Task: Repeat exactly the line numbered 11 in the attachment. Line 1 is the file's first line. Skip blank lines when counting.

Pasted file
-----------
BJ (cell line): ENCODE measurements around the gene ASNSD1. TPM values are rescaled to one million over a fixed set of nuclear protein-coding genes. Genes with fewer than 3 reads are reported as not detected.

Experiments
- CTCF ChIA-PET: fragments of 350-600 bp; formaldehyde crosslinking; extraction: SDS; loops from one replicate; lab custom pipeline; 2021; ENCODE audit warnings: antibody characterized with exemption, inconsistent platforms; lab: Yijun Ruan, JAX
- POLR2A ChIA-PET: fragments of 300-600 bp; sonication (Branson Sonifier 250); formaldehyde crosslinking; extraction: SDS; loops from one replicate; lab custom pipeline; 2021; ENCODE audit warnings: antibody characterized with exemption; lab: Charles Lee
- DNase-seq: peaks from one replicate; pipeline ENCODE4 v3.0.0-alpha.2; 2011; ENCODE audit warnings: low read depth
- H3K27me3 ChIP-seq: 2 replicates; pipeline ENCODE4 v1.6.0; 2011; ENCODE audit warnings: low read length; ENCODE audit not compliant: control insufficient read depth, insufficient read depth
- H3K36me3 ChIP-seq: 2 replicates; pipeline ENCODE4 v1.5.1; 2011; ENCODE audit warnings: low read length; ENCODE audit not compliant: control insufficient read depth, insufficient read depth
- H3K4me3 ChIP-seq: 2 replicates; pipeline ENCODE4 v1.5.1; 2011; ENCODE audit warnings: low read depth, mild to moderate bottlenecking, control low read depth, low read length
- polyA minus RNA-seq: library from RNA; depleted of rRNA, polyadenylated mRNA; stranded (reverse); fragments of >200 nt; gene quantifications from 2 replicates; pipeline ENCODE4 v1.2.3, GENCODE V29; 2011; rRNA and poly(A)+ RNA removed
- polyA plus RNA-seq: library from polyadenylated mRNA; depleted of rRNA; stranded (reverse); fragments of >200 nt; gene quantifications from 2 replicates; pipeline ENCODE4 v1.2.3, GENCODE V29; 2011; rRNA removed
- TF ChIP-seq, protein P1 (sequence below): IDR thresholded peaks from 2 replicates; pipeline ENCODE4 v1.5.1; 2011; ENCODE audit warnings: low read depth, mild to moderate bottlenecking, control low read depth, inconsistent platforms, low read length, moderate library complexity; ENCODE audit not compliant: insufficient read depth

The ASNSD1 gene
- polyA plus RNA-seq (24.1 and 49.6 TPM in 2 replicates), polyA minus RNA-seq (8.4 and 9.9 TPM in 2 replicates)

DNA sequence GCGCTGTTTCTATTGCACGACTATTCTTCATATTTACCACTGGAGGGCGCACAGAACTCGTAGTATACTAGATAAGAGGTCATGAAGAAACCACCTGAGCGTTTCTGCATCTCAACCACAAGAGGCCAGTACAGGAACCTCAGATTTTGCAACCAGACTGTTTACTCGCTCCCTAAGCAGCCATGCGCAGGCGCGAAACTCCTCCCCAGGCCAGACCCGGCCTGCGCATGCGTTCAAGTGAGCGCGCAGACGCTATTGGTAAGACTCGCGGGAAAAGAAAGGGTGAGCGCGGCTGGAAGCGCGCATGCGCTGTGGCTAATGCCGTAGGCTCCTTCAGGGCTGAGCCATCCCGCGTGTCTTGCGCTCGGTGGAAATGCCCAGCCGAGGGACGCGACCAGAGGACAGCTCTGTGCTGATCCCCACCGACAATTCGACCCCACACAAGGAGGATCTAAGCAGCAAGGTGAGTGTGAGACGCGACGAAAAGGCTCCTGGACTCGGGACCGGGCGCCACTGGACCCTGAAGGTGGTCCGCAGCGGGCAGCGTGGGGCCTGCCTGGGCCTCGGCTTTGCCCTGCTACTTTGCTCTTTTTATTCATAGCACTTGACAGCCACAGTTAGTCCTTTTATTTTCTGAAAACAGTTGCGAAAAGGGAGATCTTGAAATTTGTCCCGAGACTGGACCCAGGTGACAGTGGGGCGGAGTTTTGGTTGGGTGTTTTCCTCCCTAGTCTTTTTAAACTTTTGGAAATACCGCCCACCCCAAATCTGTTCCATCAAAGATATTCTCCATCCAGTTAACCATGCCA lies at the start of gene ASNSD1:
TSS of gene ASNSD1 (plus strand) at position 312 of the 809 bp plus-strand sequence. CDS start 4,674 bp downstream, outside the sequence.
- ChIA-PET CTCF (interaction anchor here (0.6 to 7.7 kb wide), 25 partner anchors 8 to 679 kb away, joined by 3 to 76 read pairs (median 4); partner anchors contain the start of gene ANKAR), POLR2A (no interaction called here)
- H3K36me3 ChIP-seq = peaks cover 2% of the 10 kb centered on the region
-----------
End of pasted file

- TF ChIP-seq, protein P1 (sequence below): IDR thresholded peaks from 2 replicates; pipeline ENCODE4 v1.5.1; 2011; ENCODE audit warnings: low read depth, mild to moderate bottlenecking, control low read depth, inconsistent platforms, low read length, moderate library complexity; ENCODE audit not compliant: insufficient read depth